The only thing growing in Chicago right now is mud, so I spent the last few weeks of winter with carrots for company—the season-less carrots of the produce section. I learned a few things. They are not flashy things, but that’s the point. They’re meant to help you get by. No one plans to need to conjure dinner out of carrots.
6 Ways to Have Carrots for Dinner
1) Marinated carrots: I never bothered before, mostly because marinated carrots seemed too small a solution for my problems. But if you have slices of already cooked, already delicious carrot, you are halfway to somewhere, even if you have no clue where that somewhere is. Basically: take a pound of carrots, cut into slices, boil until just before tender. Toss with a couple tablespoons red wine vinegar or rice vinegar and the same amount of olive oil. Add a crushed garlic clove, if you want it. Leave out for a few hours, then refrigerate. Good for a week at least.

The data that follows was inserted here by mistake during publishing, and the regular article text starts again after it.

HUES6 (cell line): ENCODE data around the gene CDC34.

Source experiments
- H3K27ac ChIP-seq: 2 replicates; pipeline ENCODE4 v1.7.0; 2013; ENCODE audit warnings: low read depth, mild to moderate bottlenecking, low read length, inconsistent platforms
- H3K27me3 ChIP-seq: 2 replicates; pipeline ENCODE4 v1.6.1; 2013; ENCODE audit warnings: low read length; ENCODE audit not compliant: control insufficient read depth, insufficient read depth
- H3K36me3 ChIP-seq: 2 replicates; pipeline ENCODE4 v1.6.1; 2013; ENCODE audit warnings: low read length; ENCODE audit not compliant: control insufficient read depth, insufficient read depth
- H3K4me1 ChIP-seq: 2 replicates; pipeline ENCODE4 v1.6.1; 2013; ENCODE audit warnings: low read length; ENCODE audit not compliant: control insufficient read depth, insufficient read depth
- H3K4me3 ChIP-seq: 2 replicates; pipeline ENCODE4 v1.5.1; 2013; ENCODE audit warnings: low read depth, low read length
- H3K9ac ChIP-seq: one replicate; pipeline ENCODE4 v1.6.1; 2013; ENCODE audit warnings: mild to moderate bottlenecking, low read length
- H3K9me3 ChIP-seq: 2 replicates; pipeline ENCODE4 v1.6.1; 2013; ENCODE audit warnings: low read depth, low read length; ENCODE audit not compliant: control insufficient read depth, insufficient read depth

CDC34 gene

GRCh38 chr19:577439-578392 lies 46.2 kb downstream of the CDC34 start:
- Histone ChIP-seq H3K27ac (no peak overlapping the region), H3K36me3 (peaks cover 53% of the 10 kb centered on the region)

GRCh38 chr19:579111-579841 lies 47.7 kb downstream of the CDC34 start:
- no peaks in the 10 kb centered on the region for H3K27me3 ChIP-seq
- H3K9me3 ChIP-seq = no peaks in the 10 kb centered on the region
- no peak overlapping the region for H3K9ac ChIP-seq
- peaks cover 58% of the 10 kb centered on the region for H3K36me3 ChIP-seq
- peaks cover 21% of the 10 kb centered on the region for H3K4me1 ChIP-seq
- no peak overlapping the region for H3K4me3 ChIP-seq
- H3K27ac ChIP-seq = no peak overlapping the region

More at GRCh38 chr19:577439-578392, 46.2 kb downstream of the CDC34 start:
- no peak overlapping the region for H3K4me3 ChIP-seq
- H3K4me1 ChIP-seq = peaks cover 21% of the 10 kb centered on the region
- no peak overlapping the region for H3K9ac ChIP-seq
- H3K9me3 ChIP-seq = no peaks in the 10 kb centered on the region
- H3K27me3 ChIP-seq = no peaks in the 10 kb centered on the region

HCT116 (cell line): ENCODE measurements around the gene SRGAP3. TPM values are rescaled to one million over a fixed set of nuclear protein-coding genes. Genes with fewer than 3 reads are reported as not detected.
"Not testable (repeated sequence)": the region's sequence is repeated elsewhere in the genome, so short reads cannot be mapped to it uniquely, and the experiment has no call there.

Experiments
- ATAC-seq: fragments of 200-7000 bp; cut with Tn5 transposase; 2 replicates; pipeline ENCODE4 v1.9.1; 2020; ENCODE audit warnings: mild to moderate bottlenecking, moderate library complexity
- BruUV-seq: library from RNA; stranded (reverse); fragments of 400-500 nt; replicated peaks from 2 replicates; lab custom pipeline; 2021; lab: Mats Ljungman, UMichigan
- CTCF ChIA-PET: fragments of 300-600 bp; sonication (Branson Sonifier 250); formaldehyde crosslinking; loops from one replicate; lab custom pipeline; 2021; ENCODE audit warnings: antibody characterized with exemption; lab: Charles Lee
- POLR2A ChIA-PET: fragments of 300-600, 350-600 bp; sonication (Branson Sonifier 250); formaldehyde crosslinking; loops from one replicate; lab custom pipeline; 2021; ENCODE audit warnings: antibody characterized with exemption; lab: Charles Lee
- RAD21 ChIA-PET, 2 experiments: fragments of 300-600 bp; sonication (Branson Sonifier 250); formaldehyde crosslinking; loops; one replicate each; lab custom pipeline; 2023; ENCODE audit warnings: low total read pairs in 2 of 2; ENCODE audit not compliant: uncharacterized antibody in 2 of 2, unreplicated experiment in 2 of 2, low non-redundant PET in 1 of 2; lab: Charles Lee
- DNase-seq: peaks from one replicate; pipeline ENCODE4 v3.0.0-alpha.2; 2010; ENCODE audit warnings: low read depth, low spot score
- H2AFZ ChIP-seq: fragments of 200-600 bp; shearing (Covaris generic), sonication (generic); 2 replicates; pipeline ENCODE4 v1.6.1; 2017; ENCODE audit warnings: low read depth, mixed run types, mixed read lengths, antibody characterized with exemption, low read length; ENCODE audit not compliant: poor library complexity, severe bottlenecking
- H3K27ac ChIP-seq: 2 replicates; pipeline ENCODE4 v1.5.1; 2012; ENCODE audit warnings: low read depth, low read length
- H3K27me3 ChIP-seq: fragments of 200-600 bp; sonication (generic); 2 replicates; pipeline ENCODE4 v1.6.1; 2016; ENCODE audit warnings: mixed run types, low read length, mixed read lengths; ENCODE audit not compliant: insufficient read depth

2) The perfect roasted carrot is a tricky thing. If you were cooking with better carrots, you wouldn’t need them to be browned, but these are not better carrots. And many roasted carrot recipes inadvertently achieve doneness way before brownness. You need Barbara Kafka’s version: peel a pound of carrots and preheat the oven to 500 degrees. Add a couple tablespoons of butter to a roasting pan; melt the butter in the hot oven and then toss the carrots in it. Roast for 10 minutes. Then reduce heat to 325, add a bare quarter-cup water or stock, roast for twenty more minutes. Turn. Roast for 20 minutes more, checking occasionally. (And once you have this down, go on to the carrots pot roast style recipe that follows this in Roasting.)
3) If you are making these roasted carrots, you almost have a meal. Let’s stipulate you also have some cheap mushrooms. In a different pan—or the same pan, if you really want to avoid dishes—roast some olive oil-coated mushrooms for the first ten minutes (at 500 degrees). Add walnuts for the last ten minutes (at 325). Chop into chunks, mix with lentils, add a somewhat acidic dressing, decorate with parmesan, eat. Egg optional. (Also, as a side for fried rice: take roasted carrots, coat with copious toasted sesame seeds, add a touch toasted sesame oil and rice vinegar.)